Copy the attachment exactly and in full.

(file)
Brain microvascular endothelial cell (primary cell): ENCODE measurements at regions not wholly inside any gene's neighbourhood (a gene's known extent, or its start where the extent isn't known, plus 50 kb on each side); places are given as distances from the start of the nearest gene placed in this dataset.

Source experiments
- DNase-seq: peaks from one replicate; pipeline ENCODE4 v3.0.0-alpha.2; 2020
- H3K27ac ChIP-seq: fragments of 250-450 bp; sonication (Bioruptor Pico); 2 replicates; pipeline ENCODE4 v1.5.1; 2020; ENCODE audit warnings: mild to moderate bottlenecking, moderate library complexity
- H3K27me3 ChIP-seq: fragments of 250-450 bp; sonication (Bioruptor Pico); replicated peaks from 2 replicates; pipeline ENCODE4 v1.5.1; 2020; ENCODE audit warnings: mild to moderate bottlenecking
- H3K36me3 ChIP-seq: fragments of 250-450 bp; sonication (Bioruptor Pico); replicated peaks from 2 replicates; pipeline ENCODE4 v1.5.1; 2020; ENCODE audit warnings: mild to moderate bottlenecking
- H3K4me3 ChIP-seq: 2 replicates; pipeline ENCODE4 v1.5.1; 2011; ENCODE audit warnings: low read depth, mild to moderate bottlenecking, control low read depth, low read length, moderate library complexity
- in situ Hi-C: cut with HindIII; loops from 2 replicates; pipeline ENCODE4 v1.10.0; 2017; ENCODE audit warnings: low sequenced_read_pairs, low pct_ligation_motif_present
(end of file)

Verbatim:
Brain microvascular endothelial cell (primary cell): ENCODE measurements at regions not wholly inside any gene's neighbourhood (a gene's known extent, or its start where the extent isn't known, plus 50 kb on each side); places are given as distances from the start of the nearest gene placed in this dataset.

Source experiments
- DNase-seq: peaks from one replicate; pipeline ENCODE4 v3.0.0-alpha.2; 2020
- H3K27ac ChIP-seq: fragments of 250-450 bp; sonication (Bioruptor Pico); 2 replicates; pipeline ENCODE4 v1.5.1; 2020; ENCODE audit warnings: mild to moderate bottlenecking, moderate library complexity
- H3K27me3 ChIP-seq: fragments of 250-450 bp; sonication (Bioruptor Pico); replicated peaks from 2 replicates; pipeline ENCODE4 v1.5.1; 2020; ENCODE audit warnings: mild to moderate bottlenecking
- H3K36me3 ChIP-seq: fragments of 250-450 bp; sonication (Bioruptor Pico); replicated peaks from 2 replicates; pipeline ENCODE4 v1.5.1; 2020; ENCODE audit warnings: mild to moderate bottlenecking
- H3K4me3 ChIP-seq: 2 replicates; pipeline ENCODE4 v1.5.1; 2011; ENCODE audit warnings: low read depth, mild to moderate bottlenecking, control low read depth, low read length, moderate library complexity
- in situ Hi-C: cut with HindIII; loops from 2 replicates; pipeline ENCODE4 v1.10.0; 2017; ENCODE audit warnings: low sequenced_read_pairs, low pct_ligation_motif_present